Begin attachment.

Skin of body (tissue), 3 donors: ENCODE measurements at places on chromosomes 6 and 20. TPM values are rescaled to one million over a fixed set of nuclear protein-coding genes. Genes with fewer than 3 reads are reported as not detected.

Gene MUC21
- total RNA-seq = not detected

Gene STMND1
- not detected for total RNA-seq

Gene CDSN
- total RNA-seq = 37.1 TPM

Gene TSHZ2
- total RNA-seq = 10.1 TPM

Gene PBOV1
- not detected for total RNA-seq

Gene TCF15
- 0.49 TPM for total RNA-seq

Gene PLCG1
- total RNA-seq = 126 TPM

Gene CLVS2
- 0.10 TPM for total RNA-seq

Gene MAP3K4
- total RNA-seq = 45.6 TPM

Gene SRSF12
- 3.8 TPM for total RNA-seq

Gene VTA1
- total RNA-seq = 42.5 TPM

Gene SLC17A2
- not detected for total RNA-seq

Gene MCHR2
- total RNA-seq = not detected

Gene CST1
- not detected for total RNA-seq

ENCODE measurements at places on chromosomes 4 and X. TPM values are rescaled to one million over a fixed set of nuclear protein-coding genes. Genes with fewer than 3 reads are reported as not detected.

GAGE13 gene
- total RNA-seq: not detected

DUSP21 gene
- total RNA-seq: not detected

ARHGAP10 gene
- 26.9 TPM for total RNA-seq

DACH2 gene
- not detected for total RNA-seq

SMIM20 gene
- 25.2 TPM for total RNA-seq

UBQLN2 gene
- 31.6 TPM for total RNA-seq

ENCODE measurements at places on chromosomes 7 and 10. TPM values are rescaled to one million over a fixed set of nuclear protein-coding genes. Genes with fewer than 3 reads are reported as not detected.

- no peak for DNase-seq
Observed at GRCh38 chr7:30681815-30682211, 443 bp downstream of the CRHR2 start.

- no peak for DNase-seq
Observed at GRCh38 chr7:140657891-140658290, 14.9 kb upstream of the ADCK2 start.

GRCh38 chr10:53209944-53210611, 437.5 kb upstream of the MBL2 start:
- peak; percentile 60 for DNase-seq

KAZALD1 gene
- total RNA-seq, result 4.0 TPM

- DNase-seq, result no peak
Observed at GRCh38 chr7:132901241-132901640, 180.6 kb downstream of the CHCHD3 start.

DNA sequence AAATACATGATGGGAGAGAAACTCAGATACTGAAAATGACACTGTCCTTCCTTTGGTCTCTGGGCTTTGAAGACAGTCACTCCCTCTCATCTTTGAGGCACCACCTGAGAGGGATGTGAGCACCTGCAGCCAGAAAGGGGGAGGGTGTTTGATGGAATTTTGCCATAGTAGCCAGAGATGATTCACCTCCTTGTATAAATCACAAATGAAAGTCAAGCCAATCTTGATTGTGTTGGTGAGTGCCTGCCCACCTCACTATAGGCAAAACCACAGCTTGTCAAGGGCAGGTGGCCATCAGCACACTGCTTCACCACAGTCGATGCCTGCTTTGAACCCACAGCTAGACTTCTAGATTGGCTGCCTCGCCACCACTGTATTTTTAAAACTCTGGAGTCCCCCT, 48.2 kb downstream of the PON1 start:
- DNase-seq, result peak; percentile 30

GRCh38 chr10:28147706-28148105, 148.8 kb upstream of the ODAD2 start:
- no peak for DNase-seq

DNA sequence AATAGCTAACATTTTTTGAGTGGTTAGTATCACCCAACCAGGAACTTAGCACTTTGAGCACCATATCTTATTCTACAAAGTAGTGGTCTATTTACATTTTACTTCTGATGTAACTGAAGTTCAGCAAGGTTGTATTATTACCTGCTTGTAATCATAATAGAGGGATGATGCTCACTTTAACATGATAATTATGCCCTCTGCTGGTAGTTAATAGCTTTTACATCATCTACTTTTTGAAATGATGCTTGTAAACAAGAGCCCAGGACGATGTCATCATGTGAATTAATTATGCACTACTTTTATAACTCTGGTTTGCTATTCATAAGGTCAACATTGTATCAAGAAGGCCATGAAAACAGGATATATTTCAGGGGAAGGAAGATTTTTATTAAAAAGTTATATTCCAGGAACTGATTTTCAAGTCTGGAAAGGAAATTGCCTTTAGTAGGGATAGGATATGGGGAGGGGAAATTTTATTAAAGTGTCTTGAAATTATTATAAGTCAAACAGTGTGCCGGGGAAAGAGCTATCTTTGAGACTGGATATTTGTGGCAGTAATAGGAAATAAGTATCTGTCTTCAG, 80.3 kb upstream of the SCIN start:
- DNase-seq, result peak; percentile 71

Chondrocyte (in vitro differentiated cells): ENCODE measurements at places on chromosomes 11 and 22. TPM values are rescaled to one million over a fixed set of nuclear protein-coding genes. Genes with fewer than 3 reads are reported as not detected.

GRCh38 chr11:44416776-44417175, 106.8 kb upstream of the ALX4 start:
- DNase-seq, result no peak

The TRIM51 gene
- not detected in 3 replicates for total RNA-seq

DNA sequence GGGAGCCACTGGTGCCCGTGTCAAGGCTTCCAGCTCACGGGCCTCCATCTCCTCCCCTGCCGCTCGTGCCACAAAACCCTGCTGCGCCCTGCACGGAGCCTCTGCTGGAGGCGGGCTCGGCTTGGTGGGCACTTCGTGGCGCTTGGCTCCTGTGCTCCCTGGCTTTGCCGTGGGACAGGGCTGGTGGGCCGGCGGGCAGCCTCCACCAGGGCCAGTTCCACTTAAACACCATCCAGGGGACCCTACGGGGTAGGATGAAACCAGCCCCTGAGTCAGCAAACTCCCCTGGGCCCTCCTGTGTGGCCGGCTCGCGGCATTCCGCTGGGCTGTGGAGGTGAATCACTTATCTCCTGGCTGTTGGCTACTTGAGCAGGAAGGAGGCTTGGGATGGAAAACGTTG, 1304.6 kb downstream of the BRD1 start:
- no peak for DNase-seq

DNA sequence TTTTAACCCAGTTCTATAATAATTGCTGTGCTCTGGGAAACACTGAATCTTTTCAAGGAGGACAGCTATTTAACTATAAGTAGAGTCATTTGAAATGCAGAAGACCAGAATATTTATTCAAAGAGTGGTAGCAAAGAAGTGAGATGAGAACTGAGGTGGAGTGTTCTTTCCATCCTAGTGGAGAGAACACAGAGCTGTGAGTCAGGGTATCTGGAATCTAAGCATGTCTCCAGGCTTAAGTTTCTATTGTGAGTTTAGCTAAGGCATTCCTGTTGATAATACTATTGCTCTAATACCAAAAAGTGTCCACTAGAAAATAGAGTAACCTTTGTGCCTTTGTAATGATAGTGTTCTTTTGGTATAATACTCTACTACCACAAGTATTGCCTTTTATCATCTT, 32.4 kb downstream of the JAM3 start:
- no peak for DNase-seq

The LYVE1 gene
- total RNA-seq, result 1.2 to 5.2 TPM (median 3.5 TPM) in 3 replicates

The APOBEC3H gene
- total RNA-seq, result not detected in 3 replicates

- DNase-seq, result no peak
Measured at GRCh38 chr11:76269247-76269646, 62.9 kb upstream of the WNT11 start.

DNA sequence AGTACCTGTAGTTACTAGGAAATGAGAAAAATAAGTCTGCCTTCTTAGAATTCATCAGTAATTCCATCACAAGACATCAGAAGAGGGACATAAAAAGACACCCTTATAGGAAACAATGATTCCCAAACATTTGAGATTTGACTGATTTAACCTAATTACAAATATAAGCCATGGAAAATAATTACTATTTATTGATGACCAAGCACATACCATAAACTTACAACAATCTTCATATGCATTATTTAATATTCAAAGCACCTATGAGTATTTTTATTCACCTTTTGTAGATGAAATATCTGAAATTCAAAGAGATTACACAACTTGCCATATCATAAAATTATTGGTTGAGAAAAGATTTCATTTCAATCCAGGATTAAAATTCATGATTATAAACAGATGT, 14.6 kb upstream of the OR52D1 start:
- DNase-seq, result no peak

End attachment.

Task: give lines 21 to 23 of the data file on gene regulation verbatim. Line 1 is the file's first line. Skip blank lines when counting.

- 3.8 TPM for total RNA-seq

Gene VTA1
- total RNA-seq = 42.5 TPM